While “the surveillance state” seems like a loosy goosy premise to organize a play around, I’m pleased to say that Theatre Ad Infititum’s Light takes the core nightmare of the society we live in – one where we expect our communication with others to be private and yet now know that most of our communication is routinely monitored by this and other governments. It clear to see what a government on a mission can do to destroy a person’s life – I mean, there are people in Guantanamo to this day who have had no charges brought against them – and the distance between our current situation and a living dystopia is probably little more than the flick of a switch away.
The style of Light is very much like a silent movie (say by Guy Maddin) – all dialogue is broadcast in text above the stage, and the movement is highly stylized to increase the emotional effect of the action. Scenes are “set” with circles of light that might only have a hand or a face in them – so our gaze is guided from moment to moment onto very specific things. The performers often hold the lights and move them around to achieve this effect, and also seem to “throw” LEDs (in red and green) that are meant to show people “sharing” their thoughts with each other (although it could just as easily be people sending text messages and getting them on their phones). The nightmare at the core of this is that now our “receiving devices” are internal instead of external (phones), and these implanted devices are required by and monitored by the state. The plot is a bit about a rebel group trying to free people from the tyranny of surveillance but also about how this surveillance state came to be.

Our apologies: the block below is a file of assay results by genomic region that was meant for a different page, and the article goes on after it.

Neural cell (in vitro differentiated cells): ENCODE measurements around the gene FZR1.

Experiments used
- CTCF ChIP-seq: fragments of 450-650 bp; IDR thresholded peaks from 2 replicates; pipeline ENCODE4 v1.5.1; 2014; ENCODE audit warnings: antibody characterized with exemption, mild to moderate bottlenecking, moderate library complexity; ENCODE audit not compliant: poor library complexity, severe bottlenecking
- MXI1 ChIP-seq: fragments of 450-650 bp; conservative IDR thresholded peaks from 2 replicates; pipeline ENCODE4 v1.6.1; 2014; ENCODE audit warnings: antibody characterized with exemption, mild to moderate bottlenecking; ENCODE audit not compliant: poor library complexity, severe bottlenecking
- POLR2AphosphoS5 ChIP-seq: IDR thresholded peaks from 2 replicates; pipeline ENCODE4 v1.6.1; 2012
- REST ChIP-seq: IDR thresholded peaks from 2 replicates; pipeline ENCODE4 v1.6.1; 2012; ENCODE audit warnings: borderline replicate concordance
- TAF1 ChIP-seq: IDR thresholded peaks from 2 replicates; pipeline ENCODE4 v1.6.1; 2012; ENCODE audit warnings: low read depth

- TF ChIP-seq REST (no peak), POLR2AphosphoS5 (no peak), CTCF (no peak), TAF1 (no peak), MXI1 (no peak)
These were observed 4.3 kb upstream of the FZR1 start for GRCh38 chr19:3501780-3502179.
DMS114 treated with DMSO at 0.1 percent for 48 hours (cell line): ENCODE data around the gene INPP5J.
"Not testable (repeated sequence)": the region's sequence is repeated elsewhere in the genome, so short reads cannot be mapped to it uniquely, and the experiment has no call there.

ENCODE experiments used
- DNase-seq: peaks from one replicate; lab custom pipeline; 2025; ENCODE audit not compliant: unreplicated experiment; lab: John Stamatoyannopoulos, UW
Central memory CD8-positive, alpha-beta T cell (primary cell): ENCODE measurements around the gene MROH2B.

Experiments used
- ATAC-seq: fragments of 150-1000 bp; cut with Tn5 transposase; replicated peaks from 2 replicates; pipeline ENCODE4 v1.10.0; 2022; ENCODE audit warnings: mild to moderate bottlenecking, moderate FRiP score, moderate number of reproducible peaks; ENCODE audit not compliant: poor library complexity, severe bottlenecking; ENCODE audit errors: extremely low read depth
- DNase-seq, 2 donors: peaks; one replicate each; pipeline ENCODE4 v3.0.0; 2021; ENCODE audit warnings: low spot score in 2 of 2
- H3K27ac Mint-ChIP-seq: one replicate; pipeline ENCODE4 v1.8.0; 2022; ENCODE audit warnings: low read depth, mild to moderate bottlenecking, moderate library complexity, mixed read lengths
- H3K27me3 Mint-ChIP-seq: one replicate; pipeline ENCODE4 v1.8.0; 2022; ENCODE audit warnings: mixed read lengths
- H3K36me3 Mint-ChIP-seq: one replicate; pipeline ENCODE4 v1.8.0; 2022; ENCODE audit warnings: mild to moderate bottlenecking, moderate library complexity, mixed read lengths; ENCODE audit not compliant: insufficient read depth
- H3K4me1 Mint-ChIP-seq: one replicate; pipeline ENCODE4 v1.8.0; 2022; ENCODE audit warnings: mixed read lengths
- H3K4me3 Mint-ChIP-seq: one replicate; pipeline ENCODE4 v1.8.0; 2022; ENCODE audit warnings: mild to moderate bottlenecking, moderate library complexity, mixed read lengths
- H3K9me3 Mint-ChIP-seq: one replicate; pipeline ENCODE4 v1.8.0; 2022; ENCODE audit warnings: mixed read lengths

As a theatrical experience, I found the intense sensory assault (there is quite a bit of noise and we’re also occasionally blinded, then reverted to near full darkness) engaging: I liked having my focus so strongly guided. I’m also a science fiction fan, and I found the Matrix-like elements of the plot very enjoyable – in fact, the way this play rode the edge of reality made it feel much more plausible than a story about us being used as batteries. Finally, at 70 minutes, it was pretty damned snappy, with just about 5 minutes of tightening needed. And, boy, my 12 quid ticket could not be beat. In short: it’s excellent, so do try to go, if for no other reason than to see one of the best and most original lighting designs to ever grace the London stage.
(This review is for a performance that took place on Monday, February 1st, 2016. It continues through February 13th.)